What not to do in journalism, part 4,974

So, by now, we’ve all seen Rob Gronkowski’s lap dance from last night’s Fox Sports 1 visit.

To post video of this, I believe, would make me complicit. But the question Julie Stewart-Binks posed to Gronkowski was this: “If you had a chance to make some more money using, maybe, me …” she said. “Wanna maybe show us a little Magic Mike?”

It’s not cute and it’s not funny.

Unoffically, of a sample of 100 women in sports journalism, 99 wouldn’t ask that question. One did and degraded the other 99.

Has a creepy precendent been set? Do we now have to ask interview subjects for lap dances? Let’s hope athletes are smarter than that. I know women are smarter than that. But given Stewart-Binks’ coy questioning and the display that followed, let’s clear this up right now:

There needs to be a rational understanding in the working world that women are not objects, and they cannot make themselves into that.

One of the tangents I saw last night was the straw-man argument that, “If Cam Newton did this …”

Right now, Cam Newton has a few bigger things on his mind, and I don’t know if A) he’d go on a talk show during the Super Bowl and B) if he’d take the chance to grind on a female reporter. Professionalism, you know?

Not to give Gronkowski a pass, but consider the unprofessionalism of last night’s exchange on both sides. Let’s talk about sports, not sex. Let’s discuss the topic at hand, not your past as an amateur Magic Mike.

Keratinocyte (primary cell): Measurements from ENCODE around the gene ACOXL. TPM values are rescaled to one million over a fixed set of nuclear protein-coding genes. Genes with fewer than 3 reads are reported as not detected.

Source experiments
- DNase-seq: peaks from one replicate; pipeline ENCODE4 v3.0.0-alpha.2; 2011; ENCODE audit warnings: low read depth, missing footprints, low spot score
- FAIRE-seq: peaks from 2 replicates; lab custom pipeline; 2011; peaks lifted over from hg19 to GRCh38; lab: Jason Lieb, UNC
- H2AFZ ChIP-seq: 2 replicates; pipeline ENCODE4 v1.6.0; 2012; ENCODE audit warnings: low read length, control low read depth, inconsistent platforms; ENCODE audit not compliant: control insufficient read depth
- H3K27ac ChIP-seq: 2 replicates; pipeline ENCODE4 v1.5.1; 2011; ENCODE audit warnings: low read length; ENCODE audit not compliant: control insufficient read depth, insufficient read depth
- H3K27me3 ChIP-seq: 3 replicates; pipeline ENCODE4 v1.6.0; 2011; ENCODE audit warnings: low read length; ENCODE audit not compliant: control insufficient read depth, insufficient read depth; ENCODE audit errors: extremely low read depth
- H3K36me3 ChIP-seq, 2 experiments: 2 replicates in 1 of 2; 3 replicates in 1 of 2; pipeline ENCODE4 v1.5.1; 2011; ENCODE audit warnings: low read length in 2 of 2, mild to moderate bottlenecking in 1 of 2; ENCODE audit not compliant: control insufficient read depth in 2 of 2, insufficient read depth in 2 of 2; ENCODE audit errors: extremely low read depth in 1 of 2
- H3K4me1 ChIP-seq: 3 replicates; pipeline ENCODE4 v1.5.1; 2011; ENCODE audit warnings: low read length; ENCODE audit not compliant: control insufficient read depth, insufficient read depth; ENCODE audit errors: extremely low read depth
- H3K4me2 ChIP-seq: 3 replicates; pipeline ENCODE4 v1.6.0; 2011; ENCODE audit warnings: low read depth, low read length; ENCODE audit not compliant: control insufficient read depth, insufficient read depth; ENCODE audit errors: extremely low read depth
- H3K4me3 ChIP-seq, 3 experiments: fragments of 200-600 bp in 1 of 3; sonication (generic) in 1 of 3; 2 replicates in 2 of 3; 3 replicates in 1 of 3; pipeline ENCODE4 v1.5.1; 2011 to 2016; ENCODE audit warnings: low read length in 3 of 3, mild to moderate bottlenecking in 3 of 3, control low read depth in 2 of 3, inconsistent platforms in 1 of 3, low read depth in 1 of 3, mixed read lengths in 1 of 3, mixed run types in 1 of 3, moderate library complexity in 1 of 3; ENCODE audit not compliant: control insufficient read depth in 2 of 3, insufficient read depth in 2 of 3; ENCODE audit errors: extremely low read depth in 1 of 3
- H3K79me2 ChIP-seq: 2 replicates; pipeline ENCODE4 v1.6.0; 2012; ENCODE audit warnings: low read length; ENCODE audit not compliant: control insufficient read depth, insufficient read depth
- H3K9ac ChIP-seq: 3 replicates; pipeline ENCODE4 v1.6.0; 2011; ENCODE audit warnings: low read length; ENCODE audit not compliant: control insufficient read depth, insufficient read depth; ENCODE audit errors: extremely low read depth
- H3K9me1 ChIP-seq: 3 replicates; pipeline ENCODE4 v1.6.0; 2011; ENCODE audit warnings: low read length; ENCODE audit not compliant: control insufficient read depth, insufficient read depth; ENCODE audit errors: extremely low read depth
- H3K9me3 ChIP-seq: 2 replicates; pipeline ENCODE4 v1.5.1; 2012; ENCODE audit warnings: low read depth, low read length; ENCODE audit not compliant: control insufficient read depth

This is not how reporters – male or female – develop their sources. This is not how we get the people we cover to open their minds to us, whether they’re a politician, a community leader, an athlete or a high school principal.

It’s not professional, or appropriate. It’s degrading and demeaning.

And we cannot give leeway to anyone who think it’s okay to somehow sexualize a professional exchange. Its not indicative of female journalists, or journalists, period.

And it’s not how you get a job.

***

On a related note, I get a kick out of this video – some of the questions/comments questions posed to female athletes and the responses that male athletes would give. Doesn’t objectification sound ridiculous?

via Covertheathlete.com:

 

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Sit down and shut up!

To the man in the stands at the high school girls basketball game I covered tonight: You had no right to shout out loud to a referee that a player “outweighs her by 50 pounds!”